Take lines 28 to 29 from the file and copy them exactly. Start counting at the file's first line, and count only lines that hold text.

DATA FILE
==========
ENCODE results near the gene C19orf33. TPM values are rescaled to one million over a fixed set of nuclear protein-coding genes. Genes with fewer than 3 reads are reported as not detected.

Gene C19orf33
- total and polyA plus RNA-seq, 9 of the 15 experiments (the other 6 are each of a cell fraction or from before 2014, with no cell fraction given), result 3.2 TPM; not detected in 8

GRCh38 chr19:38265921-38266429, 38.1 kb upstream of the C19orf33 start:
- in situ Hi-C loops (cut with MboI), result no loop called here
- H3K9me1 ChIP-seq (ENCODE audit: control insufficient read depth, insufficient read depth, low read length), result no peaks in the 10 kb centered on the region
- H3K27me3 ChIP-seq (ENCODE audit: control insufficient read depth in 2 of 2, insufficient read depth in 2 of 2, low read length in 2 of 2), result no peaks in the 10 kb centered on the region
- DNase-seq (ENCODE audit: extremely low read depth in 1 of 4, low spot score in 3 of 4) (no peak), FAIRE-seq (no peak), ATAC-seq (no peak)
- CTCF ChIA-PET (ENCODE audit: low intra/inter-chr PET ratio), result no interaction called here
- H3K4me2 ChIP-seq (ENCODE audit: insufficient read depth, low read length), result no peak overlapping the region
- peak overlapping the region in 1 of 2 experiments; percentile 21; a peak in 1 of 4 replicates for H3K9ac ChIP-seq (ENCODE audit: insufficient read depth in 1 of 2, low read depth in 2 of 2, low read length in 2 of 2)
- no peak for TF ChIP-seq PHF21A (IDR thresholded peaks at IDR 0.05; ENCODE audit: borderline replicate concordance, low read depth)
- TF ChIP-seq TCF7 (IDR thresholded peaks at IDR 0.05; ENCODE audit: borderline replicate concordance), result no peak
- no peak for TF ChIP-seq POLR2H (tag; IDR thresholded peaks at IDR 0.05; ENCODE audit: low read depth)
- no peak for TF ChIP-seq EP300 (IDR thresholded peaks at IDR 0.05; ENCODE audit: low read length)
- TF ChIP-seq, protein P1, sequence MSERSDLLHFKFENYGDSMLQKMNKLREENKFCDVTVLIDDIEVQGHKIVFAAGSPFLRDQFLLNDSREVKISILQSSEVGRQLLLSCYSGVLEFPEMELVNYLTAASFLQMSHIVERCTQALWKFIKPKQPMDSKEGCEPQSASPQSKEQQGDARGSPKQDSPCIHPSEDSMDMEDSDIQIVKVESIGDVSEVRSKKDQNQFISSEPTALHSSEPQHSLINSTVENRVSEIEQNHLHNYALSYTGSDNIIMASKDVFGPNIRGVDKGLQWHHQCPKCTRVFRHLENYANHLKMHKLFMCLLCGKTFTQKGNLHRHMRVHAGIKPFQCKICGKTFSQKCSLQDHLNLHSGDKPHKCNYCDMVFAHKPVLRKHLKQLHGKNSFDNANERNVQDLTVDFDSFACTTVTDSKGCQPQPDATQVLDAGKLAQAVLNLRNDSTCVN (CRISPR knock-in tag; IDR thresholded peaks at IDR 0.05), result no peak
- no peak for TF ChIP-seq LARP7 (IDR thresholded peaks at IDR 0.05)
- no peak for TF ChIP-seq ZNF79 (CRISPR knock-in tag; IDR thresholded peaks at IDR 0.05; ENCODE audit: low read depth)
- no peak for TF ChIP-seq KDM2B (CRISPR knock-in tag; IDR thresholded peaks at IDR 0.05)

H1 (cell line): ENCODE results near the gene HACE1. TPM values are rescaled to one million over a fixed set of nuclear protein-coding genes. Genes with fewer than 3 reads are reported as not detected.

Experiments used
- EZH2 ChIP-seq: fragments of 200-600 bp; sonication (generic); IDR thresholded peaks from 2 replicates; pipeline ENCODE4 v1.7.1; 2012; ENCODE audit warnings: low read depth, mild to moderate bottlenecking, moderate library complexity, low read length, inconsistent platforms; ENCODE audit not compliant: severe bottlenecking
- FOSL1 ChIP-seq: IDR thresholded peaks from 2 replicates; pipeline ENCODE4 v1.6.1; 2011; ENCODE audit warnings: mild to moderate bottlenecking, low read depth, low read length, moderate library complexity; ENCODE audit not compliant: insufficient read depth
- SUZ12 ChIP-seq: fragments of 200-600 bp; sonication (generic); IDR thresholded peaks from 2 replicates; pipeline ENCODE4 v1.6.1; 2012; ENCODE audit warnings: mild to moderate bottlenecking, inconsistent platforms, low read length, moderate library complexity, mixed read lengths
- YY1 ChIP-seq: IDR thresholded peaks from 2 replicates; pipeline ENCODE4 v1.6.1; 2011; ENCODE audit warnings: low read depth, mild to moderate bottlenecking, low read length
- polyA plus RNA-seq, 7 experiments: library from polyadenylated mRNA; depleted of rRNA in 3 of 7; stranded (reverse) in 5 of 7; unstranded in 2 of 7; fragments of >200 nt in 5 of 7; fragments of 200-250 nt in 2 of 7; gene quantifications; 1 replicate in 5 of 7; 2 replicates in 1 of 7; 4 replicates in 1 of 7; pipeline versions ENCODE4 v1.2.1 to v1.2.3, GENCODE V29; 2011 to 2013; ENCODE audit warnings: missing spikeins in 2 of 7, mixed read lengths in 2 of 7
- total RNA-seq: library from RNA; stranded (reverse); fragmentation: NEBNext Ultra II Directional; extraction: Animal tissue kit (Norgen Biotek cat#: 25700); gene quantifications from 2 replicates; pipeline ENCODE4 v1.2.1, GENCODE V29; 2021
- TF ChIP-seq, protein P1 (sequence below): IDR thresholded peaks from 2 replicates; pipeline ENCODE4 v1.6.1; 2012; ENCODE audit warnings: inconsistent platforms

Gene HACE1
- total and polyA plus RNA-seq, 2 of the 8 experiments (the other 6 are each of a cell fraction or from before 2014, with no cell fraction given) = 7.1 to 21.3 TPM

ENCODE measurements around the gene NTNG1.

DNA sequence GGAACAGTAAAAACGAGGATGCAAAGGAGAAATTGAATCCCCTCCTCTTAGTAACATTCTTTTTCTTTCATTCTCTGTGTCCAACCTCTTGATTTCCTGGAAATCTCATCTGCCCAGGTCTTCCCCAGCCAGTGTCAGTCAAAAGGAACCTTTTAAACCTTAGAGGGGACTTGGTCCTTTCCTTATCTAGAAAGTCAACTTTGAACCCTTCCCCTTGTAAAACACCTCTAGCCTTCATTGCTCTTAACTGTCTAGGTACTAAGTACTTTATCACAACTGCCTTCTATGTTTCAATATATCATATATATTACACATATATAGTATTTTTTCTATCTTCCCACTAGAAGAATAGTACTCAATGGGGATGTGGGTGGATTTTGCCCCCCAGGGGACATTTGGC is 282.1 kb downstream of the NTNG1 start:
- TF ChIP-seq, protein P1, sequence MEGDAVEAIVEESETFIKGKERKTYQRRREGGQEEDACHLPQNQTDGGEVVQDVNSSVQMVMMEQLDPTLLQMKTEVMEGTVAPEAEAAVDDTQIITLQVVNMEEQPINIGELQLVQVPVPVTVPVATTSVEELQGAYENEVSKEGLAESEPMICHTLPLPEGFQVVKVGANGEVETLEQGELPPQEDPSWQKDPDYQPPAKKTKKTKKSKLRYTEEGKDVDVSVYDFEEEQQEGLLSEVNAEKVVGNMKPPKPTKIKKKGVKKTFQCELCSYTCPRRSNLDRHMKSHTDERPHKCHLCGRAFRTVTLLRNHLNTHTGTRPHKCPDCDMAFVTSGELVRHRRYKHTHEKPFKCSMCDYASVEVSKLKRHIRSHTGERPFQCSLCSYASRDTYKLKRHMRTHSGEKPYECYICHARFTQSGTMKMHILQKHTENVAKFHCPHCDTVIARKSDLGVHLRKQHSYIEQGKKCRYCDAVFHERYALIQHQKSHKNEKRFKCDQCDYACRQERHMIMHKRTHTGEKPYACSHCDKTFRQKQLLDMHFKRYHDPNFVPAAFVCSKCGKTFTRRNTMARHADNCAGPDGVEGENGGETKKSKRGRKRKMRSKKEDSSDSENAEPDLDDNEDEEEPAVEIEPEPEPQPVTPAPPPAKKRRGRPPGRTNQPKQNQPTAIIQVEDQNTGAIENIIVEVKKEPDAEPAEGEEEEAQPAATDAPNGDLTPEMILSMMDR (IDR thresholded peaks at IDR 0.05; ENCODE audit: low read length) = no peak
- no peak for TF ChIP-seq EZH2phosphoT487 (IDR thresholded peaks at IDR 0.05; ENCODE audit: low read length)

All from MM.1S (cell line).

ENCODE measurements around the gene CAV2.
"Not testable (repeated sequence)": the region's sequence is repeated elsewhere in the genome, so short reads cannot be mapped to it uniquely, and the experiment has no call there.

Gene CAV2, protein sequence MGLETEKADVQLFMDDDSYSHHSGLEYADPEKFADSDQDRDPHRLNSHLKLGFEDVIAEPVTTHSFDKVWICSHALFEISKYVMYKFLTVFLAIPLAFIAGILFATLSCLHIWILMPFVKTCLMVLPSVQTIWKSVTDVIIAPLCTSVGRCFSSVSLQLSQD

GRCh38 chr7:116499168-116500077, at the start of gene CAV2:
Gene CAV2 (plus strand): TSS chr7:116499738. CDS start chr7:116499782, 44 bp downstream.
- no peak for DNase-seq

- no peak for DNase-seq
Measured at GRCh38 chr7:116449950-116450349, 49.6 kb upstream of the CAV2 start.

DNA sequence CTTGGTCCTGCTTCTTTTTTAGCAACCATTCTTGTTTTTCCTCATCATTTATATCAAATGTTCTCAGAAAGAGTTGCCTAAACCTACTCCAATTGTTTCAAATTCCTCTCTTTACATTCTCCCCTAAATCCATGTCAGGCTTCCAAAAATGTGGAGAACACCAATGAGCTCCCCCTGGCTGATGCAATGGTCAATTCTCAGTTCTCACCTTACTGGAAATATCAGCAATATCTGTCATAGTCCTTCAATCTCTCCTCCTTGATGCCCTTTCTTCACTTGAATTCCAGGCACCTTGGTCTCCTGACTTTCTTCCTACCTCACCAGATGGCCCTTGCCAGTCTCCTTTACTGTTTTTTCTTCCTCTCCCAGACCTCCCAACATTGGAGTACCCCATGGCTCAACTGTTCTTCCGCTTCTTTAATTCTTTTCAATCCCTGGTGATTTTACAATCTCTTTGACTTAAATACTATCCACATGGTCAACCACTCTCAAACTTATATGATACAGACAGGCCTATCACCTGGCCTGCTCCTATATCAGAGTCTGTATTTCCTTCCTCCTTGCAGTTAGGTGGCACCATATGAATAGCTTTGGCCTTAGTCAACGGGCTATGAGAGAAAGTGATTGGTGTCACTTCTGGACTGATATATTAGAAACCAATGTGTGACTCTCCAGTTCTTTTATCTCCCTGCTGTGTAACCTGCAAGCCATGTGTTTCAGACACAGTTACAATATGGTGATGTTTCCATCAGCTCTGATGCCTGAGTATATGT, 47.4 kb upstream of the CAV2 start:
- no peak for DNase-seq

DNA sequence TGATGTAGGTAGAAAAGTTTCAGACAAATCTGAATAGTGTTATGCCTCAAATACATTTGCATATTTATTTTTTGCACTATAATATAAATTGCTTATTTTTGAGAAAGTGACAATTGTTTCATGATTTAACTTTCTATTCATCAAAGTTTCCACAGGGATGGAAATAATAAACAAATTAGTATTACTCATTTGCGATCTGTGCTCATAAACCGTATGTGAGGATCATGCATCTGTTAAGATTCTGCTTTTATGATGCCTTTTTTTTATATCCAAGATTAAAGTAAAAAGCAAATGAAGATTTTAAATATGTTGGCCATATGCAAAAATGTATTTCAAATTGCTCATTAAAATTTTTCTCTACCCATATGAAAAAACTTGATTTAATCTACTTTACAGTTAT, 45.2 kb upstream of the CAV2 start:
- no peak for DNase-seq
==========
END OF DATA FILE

- TF ChIP-seq, protein P1 (sequence below): IDR thresholded peaks from 2 replicates; pipeline ENCODE4 v1.6.1; 2012; ENCODE audit warnings: inconsistent platforms

Gene HACE1